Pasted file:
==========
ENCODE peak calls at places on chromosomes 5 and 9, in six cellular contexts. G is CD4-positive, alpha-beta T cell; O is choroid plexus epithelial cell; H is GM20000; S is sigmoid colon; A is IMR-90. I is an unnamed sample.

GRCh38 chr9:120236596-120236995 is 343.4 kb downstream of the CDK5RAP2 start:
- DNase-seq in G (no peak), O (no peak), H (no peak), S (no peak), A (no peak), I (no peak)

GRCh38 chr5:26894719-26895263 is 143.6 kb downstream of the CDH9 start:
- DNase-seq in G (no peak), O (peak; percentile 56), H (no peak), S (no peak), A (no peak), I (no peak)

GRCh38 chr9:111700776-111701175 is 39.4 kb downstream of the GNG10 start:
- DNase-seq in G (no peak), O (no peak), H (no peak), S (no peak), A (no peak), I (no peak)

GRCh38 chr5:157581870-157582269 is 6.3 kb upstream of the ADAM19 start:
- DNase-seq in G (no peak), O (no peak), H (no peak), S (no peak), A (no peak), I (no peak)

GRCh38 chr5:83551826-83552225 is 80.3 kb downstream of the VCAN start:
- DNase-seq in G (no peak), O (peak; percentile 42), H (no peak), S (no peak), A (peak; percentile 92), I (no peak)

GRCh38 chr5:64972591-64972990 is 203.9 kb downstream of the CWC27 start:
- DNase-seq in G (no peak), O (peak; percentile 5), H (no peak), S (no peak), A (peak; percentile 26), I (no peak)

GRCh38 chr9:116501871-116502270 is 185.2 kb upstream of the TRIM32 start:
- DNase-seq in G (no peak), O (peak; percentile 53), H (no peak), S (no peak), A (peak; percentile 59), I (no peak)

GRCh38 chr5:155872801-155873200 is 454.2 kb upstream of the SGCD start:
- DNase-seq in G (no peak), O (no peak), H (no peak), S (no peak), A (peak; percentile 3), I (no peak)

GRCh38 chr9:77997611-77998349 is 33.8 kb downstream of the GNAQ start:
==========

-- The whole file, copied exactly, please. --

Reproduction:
ENCODE peak calls at places on chromosomes 5 and 9, in six cellular contexts. G is CD4-positive, alpha-beta T cell; O is choroid plexus epithelial cell; H is GM20000; S is sigmoid colon; A is IMR-90. I is an unnamed sample.

GRCh38 chr9:120236596-120236995 is 343.4 kb downstream of the CDK5RAP2 start:
- DNase-seq in G (no peak), O (no peak), H (no peak), S (no peak), A (no peak), I (no peak)

GRCh38 chr5:26894719-26895263 is 143.6 kb downstream of the CDH9 start:
- DNase-seq in G (no peak), O (peak; percentile 56), H (no peak), S (no peak), A (no peak), I (no peak)

GRCh38 chr9:111700776-111701175 is 39.4 kb downstream of the GNG10 start:
- DNase-seq in G (no peak), O (no peak), H (no peak), S (no peak), A (no peak), I (no peak)

GRCh38 chr5:157581870-157582269 is 6.3 kb upstream of the ADAM19 start:
- DNase-seq in G (no peak), O (no peak), H (no peak), S (no peak), A (no peak), I (no peak)

GRCh38 chr5:83551826-83552225 is 80.3 kb downstream of the VCAN start:
- DNase-seq in G (no peak), O (peak; percentile 42), H (no peak), S (no peak), A (peak; percentile 92), I (no peak)

GRCh38 chr5:64972591-64972990 is 203.9 kb downstream of the CWC27 start:
- DNase-seq in G (no peak), O (peak; percentile 5), H (no peak), S (no peak), A (peak; percentile 26), I (no peak)

GRCh38 chr9:116501871-116502270 is 185.2 kb upstream of the TRIM32 start:
- DNase-seq in G (no peak), O (peak; percentile 53), H (no peak), S (no peak), A (peak; percentile 59), I (no peak)

GRCh38 chr5:155872801-155873200 is 454.2 kb upstream of the SGCD start:
- DNase-seq in G (no peak), O (no peak), H (no peak), S (no peak), A (peak; percentile 3), I (no peak)

GRCh38 chr9:77997611-77998349 is 33.8 kb downstream of the GNAQ start: